Composite Membranes for CO2 Capture

Georgia Institute of Technology (Georgia Tech)
High Performance Metal Organic Frameworks/Polymer Composite Membranes for Carbon Dioxide Capture
Graphic of Georgia Tech's technology
Program: 
ARPA-E Award: 
$1,000,000
Location: 
Atlanta, GA
Project Term: 
07/01/2010 to 10/31/2012
Project Status: 
ALUMNI
Technical Categories: 
Critical Need: 
Coal-fired power plants provide nearly 50% of all electricity in the U.S. While coal is a cheap and abundant natural resource, its continued use contributes to rising carbon dioxide (CO2) levels in the atmosphere. Capturing and storing this CO2 would reduce atmospheric greenhouse gas levels while allowing power plants to continue using inexpensive coal. Carbon capture and storage represents a significant cost to power plants that must retrofit their existing facilities to accommodate new technologies. Reducing these costs is the primary objective of the IMPACCT program.
Project Innovation + Advantages: 
A team of six faculty members at Georgia Tech is developing an enhanced membrane by fitting metal organic frameworks, compounds that show great promise for improved carbon capture, into hollow fiber membranes. This new material would be highly efficient at removing CO2 from the flue gas produced at coal-fired power plants. The team is analyzing thousands of metal organic frameworks to identify those that are most suitable for carbon capture based both on their ability to allow coal exhaust to pass easily through them and their ability to select CO2 from that exhaust for capture and storage. The most suitable frameworks would be inserted into the walls of the hollow fiber membranes, making the technology readily scalable due to their high surface area. This composite membrane would be highly stable, withstanding the harsh gas environment found in coal exhaust.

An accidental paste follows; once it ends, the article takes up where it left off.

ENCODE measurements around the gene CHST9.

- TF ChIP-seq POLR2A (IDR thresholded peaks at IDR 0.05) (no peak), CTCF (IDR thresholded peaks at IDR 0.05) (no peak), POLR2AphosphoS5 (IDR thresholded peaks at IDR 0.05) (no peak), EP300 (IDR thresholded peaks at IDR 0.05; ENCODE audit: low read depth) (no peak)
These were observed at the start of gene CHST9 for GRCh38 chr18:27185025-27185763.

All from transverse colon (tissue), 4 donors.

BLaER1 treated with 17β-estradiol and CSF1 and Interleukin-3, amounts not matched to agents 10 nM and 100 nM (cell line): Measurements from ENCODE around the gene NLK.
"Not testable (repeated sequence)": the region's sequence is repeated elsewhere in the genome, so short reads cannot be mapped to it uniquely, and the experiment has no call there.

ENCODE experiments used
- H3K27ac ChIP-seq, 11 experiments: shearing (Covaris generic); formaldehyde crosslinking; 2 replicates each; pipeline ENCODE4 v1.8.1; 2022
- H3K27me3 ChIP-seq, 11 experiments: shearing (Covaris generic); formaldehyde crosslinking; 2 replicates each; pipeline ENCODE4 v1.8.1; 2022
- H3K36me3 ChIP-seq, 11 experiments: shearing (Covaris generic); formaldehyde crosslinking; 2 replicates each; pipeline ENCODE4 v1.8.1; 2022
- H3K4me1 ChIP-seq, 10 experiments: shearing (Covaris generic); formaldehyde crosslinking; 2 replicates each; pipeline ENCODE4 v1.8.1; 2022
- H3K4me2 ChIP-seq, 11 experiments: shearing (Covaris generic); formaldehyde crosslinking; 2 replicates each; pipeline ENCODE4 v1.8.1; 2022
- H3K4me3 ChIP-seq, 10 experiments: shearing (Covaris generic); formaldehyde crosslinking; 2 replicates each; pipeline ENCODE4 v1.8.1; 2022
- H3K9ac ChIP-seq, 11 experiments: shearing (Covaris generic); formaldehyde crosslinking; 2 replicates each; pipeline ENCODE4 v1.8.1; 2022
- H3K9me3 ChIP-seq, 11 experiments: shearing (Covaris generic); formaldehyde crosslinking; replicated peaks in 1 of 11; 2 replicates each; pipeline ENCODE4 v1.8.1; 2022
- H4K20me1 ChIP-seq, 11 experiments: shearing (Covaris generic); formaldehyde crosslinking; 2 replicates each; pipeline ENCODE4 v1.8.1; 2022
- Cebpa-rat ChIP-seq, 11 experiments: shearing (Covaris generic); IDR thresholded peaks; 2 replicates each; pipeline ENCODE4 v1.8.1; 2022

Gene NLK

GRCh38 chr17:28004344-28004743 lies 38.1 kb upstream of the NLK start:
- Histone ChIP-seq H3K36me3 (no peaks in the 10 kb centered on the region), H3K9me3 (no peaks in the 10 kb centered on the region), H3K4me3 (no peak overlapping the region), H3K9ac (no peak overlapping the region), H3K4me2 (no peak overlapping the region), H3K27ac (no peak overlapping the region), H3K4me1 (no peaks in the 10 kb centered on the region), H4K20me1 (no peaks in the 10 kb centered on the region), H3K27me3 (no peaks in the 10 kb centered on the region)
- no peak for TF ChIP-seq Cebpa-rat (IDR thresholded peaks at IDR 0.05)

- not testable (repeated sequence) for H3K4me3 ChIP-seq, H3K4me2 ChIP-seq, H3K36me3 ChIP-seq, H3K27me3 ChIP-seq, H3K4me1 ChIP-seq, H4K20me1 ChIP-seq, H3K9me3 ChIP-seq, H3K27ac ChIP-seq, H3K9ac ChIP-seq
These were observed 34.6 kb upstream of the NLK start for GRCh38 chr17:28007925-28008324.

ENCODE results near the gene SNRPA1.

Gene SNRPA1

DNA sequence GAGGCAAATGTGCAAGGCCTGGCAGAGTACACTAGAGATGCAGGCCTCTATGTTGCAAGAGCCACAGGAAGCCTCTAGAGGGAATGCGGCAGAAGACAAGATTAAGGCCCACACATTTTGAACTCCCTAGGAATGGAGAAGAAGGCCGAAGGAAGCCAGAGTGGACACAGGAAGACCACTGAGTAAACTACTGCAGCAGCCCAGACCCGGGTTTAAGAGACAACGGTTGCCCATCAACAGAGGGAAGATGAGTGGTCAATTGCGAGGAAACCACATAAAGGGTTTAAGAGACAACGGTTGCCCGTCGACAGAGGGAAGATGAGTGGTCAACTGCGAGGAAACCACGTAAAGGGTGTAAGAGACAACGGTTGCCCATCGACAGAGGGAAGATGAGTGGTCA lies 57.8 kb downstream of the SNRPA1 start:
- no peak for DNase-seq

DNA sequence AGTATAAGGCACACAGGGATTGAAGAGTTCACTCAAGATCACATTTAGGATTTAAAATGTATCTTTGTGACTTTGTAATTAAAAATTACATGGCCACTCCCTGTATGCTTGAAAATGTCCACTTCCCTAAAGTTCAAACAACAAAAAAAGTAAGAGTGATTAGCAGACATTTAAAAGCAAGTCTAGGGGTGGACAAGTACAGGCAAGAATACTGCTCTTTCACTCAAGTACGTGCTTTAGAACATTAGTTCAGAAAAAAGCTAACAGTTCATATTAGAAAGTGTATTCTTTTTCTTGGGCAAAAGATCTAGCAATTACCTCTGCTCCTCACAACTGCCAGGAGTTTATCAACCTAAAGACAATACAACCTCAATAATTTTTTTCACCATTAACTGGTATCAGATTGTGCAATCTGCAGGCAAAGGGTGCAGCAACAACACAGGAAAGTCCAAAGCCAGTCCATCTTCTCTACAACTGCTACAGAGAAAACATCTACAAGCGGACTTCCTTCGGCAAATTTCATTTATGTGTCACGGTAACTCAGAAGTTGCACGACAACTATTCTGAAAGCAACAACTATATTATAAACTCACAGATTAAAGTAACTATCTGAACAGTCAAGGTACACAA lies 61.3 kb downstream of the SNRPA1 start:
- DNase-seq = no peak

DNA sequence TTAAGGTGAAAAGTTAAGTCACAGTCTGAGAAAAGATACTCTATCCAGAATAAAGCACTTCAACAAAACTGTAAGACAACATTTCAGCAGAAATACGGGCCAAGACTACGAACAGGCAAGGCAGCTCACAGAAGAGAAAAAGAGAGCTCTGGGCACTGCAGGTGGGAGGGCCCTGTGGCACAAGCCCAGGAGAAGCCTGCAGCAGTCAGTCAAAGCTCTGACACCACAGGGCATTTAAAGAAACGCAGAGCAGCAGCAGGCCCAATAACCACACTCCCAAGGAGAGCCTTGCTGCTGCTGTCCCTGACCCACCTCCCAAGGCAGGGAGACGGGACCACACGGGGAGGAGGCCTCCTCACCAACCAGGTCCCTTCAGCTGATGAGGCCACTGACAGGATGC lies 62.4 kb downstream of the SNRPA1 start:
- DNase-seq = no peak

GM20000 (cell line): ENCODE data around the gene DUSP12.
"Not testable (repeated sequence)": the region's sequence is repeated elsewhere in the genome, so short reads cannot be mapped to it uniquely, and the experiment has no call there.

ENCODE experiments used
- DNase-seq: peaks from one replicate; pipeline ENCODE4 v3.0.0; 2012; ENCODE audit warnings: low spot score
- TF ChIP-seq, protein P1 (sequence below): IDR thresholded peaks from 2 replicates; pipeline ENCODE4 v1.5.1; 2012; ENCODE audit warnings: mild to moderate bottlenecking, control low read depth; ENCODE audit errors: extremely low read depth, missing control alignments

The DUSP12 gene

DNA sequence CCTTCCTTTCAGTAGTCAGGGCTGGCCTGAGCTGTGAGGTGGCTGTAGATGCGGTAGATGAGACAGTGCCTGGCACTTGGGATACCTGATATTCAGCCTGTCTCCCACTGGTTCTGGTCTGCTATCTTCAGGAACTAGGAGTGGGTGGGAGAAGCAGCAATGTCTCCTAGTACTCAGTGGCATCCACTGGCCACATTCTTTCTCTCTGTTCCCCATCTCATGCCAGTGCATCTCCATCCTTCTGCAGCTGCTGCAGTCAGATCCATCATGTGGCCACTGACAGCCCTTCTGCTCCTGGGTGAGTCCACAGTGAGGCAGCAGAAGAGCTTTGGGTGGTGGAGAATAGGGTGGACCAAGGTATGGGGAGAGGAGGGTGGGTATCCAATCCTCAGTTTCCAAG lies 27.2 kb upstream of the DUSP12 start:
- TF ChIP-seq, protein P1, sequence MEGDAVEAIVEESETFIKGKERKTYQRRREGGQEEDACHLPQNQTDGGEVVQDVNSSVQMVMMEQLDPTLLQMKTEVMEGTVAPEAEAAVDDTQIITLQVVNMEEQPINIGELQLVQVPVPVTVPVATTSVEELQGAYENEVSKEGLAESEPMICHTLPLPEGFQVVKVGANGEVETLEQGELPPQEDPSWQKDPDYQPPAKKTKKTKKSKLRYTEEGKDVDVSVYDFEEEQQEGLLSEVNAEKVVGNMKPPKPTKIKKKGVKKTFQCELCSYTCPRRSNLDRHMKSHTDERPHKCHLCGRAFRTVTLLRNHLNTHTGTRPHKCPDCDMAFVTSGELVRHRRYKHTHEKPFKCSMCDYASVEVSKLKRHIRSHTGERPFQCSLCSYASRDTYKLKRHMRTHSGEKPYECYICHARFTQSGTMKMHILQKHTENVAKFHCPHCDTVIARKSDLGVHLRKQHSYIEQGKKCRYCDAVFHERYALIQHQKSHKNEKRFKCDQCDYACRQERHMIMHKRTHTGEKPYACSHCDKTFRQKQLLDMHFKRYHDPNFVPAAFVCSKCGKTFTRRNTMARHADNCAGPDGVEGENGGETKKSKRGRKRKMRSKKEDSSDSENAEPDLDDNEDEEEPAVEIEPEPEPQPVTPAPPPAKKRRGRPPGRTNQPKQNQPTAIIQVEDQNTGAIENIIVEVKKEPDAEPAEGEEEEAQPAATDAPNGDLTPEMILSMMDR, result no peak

Impact Summary: 
If successful, Georgia Tech's design would create a composite membrane that efficiently pulls CO2 from exhaust for capture and storage at a cost of $25 per ton, a level significantly below both DOE targets and current-generation technologies.
Security: 
Enabling continued use of domestic coal for electricity generation will preserve the stability of the electric grid.
Environment: 
Carbon capture technology could prevent more than 800 million tons of CO2 from being emitted into the atmosphere each year.
Economy: 
Improving the cost-effectiveness of carbon capture methods will minimize added costs to homeowners and businesses using electricity generated by coal-fired power plants for the foreseeable future.
Contacts
ARPA-E Program Director: 
Dr. Karma Sawyer
Project Contact: 
Prof. David Sholl